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    Prolapsed Bladder

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    Symptoms of a Prolapsed Bladder

    The first symptom that women with a prolapsed bladder usually notice is the presence of tissue in the vagina that many women describe as something that feels like a ball.

    Other symptoms of a prolapsed bladder include the following:

    • Discomfort or pain in the pelvis
    • Tissue protruding from the vagina (The tissue may be tender and may bleed.)
    • Difficulty urinating
    • A feeling that the bladder is not empty immediately after urinating (incomplete voiding)
    • Stress incontinence (urine leakage during sneezing, coughing, or exertion)
    • More frequent bladder infections
    • Painful intercourse (dyspareunia)
    • Low back pain

    Some women may not experience or notice symptoms of a mild (grade 1) prolapsed bladder.

    When to Seek Medical Care for a Prolapsed Bladder

    Any woman who notices symptoms of a prolapsed bladder should see her doctor. A prolapsed bladder is commonly associated with prolapses of other organs within a woman’s pelvis. Thus, timely medical care is recommended to evaluate for and to prevent problematic symptoms and complications caused by weakening tissue and muscle in the vagina. Prolapsed organs cannot heal themselves, and most worsen over time. Several treatments are available to correct a prolapsed bladder.

    Exams and Tests for a Prolapsed Bladder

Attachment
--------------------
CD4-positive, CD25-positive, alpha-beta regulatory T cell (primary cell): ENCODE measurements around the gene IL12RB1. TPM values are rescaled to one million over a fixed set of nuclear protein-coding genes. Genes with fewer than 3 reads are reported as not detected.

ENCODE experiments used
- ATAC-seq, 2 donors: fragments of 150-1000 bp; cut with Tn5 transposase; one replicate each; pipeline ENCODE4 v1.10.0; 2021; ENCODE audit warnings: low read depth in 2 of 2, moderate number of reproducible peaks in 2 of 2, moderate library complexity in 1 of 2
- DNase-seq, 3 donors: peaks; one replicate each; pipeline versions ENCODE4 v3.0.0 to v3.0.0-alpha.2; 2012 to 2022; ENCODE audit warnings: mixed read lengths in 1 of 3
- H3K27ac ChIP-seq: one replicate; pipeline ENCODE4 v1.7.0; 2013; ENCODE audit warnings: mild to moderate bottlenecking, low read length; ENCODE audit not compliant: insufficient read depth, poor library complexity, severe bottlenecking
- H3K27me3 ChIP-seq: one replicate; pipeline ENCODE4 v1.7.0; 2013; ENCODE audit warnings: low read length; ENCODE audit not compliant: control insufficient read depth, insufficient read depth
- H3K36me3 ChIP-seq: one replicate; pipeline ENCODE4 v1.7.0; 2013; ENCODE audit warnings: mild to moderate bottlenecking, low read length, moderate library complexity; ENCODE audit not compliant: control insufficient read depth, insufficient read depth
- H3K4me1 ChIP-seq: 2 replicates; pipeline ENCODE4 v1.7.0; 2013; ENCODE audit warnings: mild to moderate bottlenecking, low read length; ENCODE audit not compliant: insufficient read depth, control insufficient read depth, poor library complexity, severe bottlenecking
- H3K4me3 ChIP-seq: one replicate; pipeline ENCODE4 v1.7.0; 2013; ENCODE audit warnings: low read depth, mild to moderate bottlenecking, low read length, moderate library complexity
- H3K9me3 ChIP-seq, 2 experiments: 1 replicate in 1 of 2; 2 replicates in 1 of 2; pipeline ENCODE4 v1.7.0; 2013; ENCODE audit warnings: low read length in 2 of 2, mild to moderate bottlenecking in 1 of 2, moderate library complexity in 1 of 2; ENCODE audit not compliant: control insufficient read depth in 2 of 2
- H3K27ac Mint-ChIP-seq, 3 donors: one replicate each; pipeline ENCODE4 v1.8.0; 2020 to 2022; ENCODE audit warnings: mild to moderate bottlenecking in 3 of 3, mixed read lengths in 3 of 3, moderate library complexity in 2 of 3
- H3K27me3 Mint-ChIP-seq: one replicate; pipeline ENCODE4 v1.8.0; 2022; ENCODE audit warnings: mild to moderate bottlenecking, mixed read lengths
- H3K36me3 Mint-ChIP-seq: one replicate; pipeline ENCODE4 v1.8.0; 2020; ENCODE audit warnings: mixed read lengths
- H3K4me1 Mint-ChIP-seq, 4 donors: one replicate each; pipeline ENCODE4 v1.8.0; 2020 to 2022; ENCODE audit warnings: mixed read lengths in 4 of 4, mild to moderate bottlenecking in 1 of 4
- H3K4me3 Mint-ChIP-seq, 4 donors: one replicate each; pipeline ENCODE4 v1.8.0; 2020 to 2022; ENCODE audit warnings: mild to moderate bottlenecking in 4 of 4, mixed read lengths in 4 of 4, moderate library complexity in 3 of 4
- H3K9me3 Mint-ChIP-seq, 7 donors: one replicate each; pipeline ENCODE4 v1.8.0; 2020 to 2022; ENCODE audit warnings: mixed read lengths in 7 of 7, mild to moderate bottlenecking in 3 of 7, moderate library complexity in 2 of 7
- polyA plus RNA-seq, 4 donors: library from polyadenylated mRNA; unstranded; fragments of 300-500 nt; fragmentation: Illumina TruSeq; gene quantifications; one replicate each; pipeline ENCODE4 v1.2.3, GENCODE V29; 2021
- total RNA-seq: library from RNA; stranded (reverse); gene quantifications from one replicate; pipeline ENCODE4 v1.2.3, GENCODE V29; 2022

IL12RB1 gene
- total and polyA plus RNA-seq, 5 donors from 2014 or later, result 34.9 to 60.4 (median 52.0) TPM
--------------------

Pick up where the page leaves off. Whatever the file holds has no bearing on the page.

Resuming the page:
An exam of the female genitalia and pelvis, known as a pelvic exam, is required in order to diagnose a prolapsed bladder. A bladder that has entered the vagina confirms the diagnosis.

    For less obvious cases, the doctor may use a voiding cystourethrogram to help with the diagnosis. A voiding cystourethrogram is a series of X-rays that are taken during urination. These help the doctor determine the shape of the bladder and the cause of urinary difficulty. The doctor may also test or take X-rays of different parts of the abdomen to rule out other possible causes of discomfort or urinary difficulty.

    After diagnosis, the doctor may test the nerves, muscles, and the intensity of the urine stream to help decide what type of treatment is appropriate.

    A test called urodynamics or video urodynamics may be performed at the doctor's discretion. These tests are sometimes referred to as "EKGs of the bladder". Urodynamics measures pressure and volume relationships in the bladder and may be crucial in the decision making of the urologist.

    Cystoscopy (looking into the bladder with a scope) may also be performed to identify treatment options. This test is an outpatient office procedure that is sometimes performed on a television screen so the person can see what the urologist sees. Cystoscopy has little risk and is tolerable for the vast majority of people.

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